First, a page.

Inorganic additives generally are used in heavy clay soils to break up the soil structure and to allow greater penetration of air and water. You can utilize inert substances, which mechanically hold the particles apart, or chemical conditioners. (See Figure 2.05.)
Clay soil can be broken up by the addition of gypsum (calcium sulfate). Clay in its natural state generally becomes packed and airless because an excess of sodium in each clay particle strongly attracts water. As the water drains away, the particles are left tightly packed. Gypsum removes the sodium by exchanging the sodium ions for calcium ions. The clay particles are then soon separated into large crumbs with ample pore space. Gypsum should be spread on the soil surface at the rate of about 50 pounds per 1,000 square feet Sand added to clay will not improve it, will not prevent it from baking hard.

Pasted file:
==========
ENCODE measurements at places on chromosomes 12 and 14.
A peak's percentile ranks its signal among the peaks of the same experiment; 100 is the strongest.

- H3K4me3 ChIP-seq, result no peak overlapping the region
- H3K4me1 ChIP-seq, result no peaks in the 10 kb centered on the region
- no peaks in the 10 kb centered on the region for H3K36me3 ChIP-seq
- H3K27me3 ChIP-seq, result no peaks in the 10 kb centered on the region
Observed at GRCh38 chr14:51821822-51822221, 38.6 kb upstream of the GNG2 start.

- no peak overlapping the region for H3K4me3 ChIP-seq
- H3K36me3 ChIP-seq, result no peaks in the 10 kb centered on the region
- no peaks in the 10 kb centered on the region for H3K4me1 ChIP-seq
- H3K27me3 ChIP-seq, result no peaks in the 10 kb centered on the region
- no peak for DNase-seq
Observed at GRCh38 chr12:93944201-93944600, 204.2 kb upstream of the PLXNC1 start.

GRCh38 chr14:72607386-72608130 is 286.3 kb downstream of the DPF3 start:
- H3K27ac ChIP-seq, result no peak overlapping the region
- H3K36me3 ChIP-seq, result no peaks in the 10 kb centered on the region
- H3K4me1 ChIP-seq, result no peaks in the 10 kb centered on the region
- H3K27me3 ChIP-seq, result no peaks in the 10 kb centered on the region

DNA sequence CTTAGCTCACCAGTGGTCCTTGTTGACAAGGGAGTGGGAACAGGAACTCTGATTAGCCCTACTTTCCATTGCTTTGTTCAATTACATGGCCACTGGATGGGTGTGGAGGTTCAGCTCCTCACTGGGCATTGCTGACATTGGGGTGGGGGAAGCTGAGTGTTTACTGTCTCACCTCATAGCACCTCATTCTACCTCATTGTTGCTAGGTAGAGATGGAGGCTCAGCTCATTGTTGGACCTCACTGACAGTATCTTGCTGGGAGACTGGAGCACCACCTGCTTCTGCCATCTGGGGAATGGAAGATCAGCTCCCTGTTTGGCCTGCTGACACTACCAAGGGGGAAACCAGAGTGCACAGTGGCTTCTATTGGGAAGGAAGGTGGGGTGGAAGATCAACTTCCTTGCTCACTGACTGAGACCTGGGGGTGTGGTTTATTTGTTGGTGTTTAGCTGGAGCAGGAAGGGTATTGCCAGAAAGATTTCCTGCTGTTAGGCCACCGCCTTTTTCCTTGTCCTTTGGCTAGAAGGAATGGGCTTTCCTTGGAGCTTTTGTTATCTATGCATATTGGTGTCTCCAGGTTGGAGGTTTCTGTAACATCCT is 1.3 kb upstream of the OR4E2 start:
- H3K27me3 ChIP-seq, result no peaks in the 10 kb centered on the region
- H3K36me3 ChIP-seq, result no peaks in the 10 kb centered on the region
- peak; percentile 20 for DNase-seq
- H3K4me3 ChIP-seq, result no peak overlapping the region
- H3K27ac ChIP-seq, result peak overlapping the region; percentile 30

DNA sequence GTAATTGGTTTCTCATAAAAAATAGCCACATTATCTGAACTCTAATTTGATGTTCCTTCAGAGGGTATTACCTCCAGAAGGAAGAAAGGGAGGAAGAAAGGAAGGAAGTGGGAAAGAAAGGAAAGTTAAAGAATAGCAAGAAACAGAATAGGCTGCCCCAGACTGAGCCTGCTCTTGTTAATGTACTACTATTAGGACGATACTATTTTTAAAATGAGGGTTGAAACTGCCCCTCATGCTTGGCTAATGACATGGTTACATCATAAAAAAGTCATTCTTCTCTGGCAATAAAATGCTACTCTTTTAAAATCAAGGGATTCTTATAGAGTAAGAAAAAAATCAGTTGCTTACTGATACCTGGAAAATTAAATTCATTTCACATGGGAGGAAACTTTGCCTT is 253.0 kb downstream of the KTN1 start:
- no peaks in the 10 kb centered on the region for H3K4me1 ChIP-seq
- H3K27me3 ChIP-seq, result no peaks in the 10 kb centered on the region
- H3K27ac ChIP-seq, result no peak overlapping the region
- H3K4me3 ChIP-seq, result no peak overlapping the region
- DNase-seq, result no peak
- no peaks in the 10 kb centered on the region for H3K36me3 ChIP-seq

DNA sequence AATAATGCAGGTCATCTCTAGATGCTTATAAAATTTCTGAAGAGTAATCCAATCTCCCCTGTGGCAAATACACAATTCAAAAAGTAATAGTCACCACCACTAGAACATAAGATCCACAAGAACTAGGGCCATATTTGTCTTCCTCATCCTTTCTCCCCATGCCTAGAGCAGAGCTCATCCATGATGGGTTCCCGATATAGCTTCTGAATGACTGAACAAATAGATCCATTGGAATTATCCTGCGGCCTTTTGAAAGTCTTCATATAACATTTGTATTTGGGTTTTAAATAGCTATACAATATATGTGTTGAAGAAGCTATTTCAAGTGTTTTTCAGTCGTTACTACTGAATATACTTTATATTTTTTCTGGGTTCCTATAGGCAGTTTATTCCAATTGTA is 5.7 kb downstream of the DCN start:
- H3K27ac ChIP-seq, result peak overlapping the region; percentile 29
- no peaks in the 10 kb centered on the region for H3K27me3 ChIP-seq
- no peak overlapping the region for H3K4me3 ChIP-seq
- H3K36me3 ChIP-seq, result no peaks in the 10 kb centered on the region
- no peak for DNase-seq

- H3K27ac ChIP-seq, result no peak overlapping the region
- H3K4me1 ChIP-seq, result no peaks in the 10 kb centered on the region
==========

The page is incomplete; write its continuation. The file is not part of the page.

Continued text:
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By gardening organically, the dependence on chemicals is removed. By eliminating chemicals used in regular gardening, your vegetables will be healthier because they will get the nutrients by natural means. Unlike traditional gardening; organic gardening will help to prevent potentially harmful toxins from entering your body. Lastly, it is much more environmentally friendly.